The Peak Group successfully developed and implemented a customised system to test the primary power distribution unit for business jets of a major aircraft manufacturer.
The customer’s specification called for two floor-standing units to act as docking stations designed to accept left- and right-handed versions of trolley units carrying the distribution units. These trolleys allowed the distribution units to be easily hooked up outside the test system and then “parked” inside a garage-type construction. A self-test adapter was also required for identifying faults on the boards of the PXI chassis, and had to be constructed in such a way as to allow access for maintenance and repair purposes.
The heart of the test system is a National Instruments 19-inch rack-mounting PXI based computer equipped with dedicated I/O to control all sensors, actuators, switches and relays. An I/O multiplexer system is used to route various test points from the product under test to cards in the PXI chassis using serial communications, ARINC, RS232 and RS422 interfaces. The system also includes various power supplies for high- and low-current testing and interfaces using Virginia Panel Corporation Mass Interconnect solutions.
A key objective was to keep all instrumentation and rack-mount power supplies in a single mobile equipment rack beside the garage, and to separate the high-current switching and measurement devices inside the garage above and around the docking area. To permit easy connection a VPC G6 interface was used, allowing the signal wiring from the instrumentation and low-current power supplies to be disconnected from the garage. This concept is also useful for the self-test requirement as it allows the self-test adapter to be fitted to the VPC interface when the garage is disconnected.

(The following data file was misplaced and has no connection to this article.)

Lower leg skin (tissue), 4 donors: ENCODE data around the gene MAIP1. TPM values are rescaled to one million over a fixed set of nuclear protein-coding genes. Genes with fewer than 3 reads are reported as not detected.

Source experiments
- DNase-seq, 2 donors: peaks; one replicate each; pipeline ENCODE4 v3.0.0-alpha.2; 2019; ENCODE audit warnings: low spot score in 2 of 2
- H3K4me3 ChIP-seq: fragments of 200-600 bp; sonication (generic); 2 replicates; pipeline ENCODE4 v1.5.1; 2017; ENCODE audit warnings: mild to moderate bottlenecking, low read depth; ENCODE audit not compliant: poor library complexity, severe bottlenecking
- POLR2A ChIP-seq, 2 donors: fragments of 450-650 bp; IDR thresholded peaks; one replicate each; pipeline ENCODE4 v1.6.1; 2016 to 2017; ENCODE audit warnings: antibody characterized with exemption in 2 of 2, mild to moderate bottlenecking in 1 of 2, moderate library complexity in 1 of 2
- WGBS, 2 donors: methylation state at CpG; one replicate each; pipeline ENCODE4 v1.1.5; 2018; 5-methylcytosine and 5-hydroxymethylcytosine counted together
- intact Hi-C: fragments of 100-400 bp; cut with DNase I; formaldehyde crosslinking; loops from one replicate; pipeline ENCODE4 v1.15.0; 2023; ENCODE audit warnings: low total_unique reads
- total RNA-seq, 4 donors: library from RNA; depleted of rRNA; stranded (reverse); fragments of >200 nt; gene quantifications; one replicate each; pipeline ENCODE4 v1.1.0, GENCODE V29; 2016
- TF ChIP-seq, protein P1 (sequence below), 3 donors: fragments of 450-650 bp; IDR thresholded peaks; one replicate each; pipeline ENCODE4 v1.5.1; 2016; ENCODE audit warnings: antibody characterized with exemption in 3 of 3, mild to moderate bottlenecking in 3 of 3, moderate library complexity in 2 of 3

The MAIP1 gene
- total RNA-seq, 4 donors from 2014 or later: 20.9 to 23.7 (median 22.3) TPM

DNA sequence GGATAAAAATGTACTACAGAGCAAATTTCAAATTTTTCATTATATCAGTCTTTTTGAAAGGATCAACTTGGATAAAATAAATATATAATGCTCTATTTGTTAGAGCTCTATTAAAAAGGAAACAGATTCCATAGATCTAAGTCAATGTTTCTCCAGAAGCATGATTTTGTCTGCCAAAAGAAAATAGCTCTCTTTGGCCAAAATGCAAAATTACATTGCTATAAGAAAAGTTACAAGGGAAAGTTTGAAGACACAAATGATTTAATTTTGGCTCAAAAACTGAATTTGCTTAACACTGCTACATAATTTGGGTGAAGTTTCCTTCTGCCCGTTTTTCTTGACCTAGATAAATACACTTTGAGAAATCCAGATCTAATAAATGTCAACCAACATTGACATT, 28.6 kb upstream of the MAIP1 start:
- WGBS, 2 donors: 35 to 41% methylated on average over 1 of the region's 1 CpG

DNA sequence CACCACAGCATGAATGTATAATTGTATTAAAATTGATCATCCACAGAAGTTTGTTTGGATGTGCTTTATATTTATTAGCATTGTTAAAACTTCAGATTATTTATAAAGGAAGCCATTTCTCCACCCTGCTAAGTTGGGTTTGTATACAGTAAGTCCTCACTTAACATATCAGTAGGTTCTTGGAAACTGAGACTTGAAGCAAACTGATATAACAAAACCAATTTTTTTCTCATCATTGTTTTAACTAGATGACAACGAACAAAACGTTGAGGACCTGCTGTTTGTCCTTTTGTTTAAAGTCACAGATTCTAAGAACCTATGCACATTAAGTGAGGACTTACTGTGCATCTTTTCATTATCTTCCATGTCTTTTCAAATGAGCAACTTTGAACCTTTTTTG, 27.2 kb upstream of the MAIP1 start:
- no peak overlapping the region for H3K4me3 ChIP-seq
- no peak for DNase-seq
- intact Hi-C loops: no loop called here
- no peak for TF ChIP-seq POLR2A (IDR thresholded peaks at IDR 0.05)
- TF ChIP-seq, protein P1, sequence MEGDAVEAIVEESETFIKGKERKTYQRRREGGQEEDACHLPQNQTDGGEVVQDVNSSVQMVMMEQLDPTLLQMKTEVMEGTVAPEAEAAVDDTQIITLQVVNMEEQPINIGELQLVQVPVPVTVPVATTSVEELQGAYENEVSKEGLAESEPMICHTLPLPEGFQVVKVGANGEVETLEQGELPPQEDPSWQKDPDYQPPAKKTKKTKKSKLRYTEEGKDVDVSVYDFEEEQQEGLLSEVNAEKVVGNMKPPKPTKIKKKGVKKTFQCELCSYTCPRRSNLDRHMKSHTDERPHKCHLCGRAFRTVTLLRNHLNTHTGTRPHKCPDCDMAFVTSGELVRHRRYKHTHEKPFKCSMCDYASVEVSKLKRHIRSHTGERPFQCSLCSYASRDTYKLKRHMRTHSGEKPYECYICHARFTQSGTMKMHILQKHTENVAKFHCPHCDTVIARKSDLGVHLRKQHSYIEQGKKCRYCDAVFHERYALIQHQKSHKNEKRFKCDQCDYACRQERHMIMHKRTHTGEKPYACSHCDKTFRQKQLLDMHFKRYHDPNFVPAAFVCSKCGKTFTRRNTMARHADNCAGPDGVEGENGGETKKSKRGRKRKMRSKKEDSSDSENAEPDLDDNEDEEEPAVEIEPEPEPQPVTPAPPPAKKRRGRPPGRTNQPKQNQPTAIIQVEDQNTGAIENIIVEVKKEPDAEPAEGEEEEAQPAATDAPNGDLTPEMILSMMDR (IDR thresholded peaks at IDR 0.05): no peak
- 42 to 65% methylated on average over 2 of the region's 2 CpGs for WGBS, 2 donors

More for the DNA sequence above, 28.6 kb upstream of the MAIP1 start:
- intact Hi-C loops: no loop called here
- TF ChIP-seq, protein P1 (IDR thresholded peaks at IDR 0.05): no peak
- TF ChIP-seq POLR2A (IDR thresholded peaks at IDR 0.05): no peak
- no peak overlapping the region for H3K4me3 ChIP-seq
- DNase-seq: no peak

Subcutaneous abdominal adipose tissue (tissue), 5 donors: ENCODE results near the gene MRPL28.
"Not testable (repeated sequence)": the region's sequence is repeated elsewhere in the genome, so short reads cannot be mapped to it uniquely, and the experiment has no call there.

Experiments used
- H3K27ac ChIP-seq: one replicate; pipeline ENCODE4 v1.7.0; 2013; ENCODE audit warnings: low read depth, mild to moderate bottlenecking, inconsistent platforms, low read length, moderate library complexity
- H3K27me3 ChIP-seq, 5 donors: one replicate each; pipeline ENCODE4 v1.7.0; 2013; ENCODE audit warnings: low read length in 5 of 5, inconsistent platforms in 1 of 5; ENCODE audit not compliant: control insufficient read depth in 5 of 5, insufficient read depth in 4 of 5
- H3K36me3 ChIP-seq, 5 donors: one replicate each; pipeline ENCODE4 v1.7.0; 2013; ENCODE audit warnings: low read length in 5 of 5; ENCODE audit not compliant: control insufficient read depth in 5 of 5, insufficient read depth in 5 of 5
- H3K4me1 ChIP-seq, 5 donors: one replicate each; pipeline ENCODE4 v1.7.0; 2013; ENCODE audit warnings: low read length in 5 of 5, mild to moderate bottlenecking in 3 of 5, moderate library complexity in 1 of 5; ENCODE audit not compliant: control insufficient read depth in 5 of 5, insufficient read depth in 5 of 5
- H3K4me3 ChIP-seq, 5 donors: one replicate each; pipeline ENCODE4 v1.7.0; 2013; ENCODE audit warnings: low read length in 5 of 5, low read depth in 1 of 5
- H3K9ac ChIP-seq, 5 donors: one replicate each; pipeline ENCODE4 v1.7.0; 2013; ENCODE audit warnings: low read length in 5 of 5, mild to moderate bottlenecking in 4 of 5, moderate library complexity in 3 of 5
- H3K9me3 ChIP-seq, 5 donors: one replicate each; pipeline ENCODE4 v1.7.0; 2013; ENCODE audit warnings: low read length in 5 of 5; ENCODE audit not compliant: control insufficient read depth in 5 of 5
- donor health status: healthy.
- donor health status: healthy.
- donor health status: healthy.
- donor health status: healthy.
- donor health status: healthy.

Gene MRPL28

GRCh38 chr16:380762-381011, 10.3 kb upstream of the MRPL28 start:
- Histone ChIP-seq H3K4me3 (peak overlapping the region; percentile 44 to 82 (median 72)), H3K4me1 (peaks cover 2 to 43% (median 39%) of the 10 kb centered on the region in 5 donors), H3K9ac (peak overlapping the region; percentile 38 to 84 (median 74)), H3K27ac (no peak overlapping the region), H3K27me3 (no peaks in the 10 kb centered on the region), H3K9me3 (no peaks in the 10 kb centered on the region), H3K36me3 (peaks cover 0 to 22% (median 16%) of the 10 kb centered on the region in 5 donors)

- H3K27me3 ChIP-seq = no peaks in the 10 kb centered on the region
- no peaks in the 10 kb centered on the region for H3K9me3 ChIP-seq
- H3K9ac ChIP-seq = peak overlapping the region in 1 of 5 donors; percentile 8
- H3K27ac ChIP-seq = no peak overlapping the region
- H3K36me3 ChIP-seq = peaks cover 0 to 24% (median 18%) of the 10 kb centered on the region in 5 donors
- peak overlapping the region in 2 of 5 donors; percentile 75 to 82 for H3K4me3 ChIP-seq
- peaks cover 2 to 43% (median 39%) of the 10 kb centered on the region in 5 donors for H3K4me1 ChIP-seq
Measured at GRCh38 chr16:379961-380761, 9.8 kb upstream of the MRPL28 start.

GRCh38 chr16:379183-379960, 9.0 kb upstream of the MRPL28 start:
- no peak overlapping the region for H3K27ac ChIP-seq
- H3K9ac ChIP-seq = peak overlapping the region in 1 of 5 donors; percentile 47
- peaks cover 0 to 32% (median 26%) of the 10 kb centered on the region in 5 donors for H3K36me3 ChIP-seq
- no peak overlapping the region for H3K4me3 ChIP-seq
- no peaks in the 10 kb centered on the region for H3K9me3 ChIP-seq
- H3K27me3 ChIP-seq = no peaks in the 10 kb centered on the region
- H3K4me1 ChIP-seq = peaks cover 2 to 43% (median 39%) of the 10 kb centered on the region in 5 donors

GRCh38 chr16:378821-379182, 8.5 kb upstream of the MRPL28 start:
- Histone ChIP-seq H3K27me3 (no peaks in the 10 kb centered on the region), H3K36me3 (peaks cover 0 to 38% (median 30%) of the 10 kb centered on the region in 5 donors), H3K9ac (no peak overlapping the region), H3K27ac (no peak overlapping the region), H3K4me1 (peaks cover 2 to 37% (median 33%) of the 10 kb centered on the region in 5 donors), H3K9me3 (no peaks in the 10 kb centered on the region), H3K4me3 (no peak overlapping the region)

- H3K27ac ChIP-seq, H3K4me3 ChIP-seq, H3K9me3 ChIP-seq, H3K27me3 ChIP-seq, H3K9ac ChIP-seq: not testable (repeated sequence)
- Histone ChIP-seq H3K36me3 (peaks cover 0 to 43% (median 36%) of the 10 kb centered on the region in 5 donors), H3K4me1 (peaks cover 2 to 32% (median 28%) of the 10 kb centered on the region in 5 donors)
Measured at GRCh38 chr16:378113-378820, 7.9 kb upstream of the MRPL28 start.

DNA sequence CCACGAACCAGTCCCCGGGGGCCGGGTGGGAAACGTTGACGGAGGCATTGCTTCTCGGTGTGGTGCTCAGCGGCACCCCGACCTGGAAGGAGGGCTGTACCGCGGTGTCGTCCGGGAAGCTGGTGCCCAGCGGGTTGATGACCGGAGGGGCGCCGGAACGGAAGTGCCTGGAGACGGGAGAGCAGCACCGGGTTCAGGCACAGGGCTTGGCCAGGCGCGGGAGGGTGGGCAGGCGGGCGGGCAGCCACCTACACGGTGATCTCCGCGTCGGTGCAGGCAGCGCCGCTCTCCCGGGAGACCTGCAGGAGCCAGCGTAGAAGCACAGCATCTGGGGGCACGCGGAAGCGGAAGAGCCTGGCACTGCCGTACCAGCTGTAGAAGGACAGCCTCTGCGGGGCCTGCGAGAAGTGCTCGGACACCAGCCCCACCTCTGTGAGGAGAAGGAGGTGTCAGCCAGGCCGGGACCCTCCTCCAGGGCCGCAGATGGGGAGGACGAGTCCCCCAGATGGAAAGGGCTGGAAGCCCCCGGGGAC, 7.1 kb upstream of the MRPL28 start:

To make the facility fail-safe, a fully functional emergency stop and interlock circuit has been created consisting of emergency “stop” buttons located at various points around the system along with door and panel interlock switches, temperature switches and smoke detectors. This protects the system in the event of the unit under test being manufactured incorrectly. “Watchdog” timers are also fitted to ensure that the system is shut down if the PXI chassis “crashes” and holds on to a load for longer than the prescribed time.
To provide suitable cooling of the equipment, a widened 19-inch rack is used to provide space for the high air-flow DC fans. These are strategically situated throughout the rack, with the high-current supplies (up to 1125 A at 28 V DC) being thermally separated using a thermal barrier foam.
Starting with electrical drawings and equipment lists, a 3D model of the equipment rack and garage was made using Solid Edge modelling software to ensure that all the required components fitted together correctly.
The structure of the equipment rack started with a 19-inch rack on wheels. To this rack was added shelving to hold the power supplies, PXI chassis and test equipment. In addition, custom-made panels and fascia plates were installed on the front and sides of the rack to hold various electrical components. Once the equipment was installed into the rack, the wiring of the 3-phase power distribution and safety circuits were completed and the custom cable assemblies from the instrumentation to the VPC interface added.
Owing to its size, the garage had to be designed and constructed using extruded aluminium sections. The frame was installed with thick fibreglass panels on the sides and an aluminium base and top to maintain stability. Large doors in the front and back and internal panels to fix electrical components were added. The unit was then completely hard-wired using wire gauges from 0.24 to 150 mm2.
Both trolleys were designed around each unit under test to allow precise alignment of the high-current connections to the distribution unit terminals. Storage for the signal harnesses and terminal tools was also provided inside the trolleys.